People have butchered the pronunciation of Marysol Castro’s name all her life. They’ve called the Westport resident “Mary-Soul” and “Marie-soul,” Americanizing each syllable, taking the music out of the name. While she was in college at Wesleyan University in Middletown, one professor, with name-mangling ability normally only found among Starbucks baristas, called her Marty Phil Castro.
That’s why, as public address announcer for the New York Mets at Citi Field, Marysol — that’s Mah-di-sol — Castro works so hard to pronounce each player’s name the right way.
“I’ve corrected people my entire life in pronouncing my name,” she says between sips of coffee at Terrain Cafe in Westport on a recent afternoon. “I feel like I owe not just the players, but even someone who is throwing out the ceremonial first pitch. … Whether the name is Latino, whether it’s European, I want to get the name right. When I don’t, it bothers me and I try to fix it immediately.”
Castro is the first female public address announcer in Mets history and the first Latina PA announcer in Major League Baseball. The mother of two is the host of the food-focused CTBites podcast Hot Dish! She is also a seasoned broadcaster who has worked in local TV news, as a reporter on ESPN and as the national weather anchor on ABC’s Good Morning America and The Early Show on CBS. Castro will again host the Greater Hartford Puerto Rican Parade & Festival del Coquí on June 2 for TV station WTNH.
Joe DeVito, executive producer of entertainment marketing and production for the Mets, says Castro has announced Hispanic players’ names correctly, sometimes for the first time in their careers. (Nearly one out of every three MLB batters who come to the plate are Latino.) “For many, many years, public address announcers and broadcasters have been using an Americanized version of these players’ names. For them to be able to hear their names being pronounced in the native way, the way it’s meant to be pronounced, I think is really special for them.”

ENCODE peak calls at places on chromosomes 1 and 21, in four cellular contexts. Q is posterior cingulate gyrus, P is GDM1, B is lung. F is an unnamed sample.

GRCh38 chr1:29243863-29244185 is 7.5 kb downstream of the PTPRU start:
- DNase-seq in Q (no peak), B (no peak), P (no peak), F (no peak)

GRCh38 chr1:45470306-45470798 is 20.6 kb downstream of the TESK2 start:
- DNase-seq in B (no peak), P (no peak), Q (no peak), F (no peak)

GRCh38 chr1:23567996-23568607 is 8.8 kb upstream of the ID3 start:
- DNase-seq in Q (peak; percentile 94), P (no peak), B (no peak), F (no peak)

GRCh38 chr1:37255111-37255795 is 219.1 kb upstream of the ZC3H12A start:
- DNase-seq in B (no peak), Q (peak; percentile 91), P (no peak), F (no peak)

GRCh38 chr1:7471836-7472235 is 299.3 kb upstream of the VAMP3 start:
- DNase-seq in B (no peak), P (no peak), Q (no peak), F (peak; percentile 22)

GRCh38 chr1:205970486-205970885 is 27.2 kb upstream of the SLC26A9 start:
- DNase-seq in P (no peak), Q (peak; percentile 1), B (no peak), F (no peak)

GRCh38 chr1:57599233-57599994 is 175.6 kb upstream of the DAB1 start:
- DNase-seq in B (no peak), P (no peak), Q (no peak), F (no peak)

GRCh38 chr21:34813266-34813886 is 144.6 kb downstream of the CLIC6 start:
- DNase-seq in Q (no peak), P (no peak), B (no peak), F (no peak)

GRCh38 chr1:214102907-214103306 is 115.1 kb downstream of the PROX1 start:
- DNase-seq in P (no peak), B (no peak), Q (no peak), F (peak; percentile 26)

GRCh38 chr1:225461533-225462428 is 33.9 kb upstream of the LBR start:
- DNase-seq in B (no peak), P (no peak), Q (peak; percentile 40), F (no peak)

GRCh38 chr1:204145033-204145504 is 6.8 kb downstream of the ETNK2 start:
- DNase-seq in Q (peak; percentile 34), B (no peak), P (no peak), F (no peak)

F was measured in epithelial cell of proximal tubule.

Castro began her tenure with the Mets last May. She was hired by the team at the same time as Colin Cosell, a Stamford native and grandson of legendary sports announcer Howard Cosell. The two split PA duties for Mets home games.
The story of how Castro got to the announcer’s booth behind home plate at Citi Field is, well, a bit of a curveball. Born in 1974 in the Bronx to Puerto Rican parents, she grew up in the Wakefield section of the borough. Castro recalls that the neighborhood is a “two-fare zone,” meaning “you had to take a bus to the train station.” She loved baseball from an early age, but announcing, or a career in journalism, wasn’t part of her initial life plan.
While at Wesleyan, Castro planned to become a lawyer. But after graduating, she switched directions and taught high school English for three years in Brooklyn. Deciding she wanted to be a writer, Castro applied to graduate writing programs. While researching various schools and programs, she came across Columbia’s graduate journalism program. On a whim, she decided to apply. She got in, gravitated toward broadcast journalism, then got a job working for a local news station. There she was able to impress her superiors with her ability to navigate her old stomping grounds in the Bronx.
“Half the battle when you’re doing local news is figuring out how to get from point A to point B,” she says. This was easy for Castro, and her knowledge of Bronx geography, paired with her go-getter attitude, allowed her to complete stories at a rapid rate. She moved up the ranks, and before long, moved on to national stations and shows.
Thirteen years ago she moved to Connecticut with her now ex-husband, and still loves living here with her two sons, ages 9 and 12. Last year, she was asked to audition for the Mets’ PA position. Castro stood out in auditions. Her voice is clear and distinctive, somehow quintessentially New York but lacking the heavy New York accent normally associated with the Bronx.